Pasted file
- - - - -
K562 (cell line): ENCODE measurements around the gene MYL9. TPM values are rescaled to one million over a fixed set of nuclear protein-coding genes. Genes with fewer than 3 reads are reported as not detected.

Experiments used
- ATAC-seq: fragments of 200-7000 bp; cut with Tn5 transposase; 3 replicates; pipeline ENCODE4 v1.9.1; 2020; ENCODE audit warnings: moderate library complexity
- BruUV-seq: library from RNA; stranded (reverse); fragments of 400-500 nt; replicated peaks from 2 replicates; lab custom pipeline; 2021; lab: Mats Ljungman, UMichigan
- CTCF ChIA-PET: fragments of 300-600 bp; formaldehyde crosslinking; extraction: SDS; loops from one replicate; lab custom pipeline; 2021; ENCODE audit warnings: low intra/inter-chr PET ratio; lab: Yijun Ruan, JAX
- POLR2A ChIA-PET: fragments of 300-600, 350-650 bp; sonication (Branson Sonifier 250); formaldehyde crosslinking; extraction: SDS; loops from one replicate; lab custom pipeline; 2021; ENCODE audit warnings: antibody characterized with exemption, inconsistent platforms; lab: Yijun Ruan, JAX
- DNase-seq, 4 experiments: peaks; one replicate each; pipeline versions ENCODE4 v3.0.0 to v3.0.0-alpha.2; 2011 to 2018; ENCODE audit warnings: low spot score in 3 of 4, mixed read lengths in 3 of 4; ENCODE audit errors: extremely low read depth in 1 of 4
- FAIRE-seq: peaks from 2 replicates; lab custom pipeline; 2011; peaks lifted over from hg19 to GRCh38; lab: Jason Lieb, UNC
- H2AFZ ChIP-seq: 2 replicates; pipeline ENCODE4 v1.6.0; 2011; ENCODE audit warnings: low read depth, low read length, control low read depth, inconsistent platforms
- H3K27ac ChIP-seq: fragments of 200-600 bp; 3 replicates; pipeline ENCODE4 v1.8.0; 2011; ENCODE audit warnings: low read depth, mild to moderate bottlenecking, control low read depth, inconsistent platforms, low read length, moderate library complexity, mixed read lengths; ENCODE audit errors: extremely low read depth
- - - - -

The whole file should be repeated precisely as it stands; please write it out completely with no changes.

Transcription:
K562 (cell line): ENCODE measurements around the gene MYL9. TPM values are rescaled to one million over a fixed set of nuclear protein-coding genes. Genes with fewer than 3 reads are reported as not detected.

Experiments used
- ATAC-seq: fragments of 200-7000 bp; cut with Tn5 transposase; 3 replicates; pipeline ENCODE4 v1.9.1; 2020; ENCODE audit warnings: moderate library complexity
- BruUV-seq: library from RNA; stranded (reverse); fragments of 400-500 nt; replicated peaks from 2 replicates; lab custom pipeline; 2021; lab: Mats Ljungman, UMichigan
- CTCF ChIA-PET: fragments of 300-600 bp; formaldehyde crosslinking; extraction: SDS; loops from one replicate; lab custom pipeline; 2021; ENCODE audit warnings: low intra/inter-chr PET ratio; lab: Yijun Ruan, JAX
- POLR2A ChIA-PET: fragments of 300-600, 350-650 bp; sonication (Branson Sonifier 250); formaldehyde crosslinking; extraction: SDS; loops from one replicate; lab custom pipeline; 2021; ENCODE audit warnings: antibody characterized with exemption, inconsistent platforms; lab: Yijun Ruan, JAX
- DNase-seq, 4 experiments: peaks; one replicate each; pipeline versions ENCODE4 v3.0.0 to v3.0.0-alpha.2; 2011 to 2018; ENCODE audit warnings: low spot score in 3 of 4, mixed read lengths in 3 of 4; ENCODE audit errors: extremely low read depth in 1 of 4
- FAIRE-seq: peaks from 2 replicates; lab custom pipeline; 2011; peaks lifted over from hg19 to GRCh38; lab: Jason Lieb, UNC
- H2AFZ ChIP-seq: 2 replicates; pipeline ENCODE4 v1.6.0; 2011; ENCODE audit warnings: low read depth, low read length, control low read depth, inconsistent platforms
- H3K27ac ChIP-seq: fragments of 200-600 bp; 3 replicates; pipeline ENCODE4 v1.8.0; 2011; ENCODE audit warnings: low read depth, mild to moderate bottlenecking, control low read depth, inconsistent platforms, low read length, moderate library complexity, mixed read lengths; ENCODE audit errors: extremely low read depth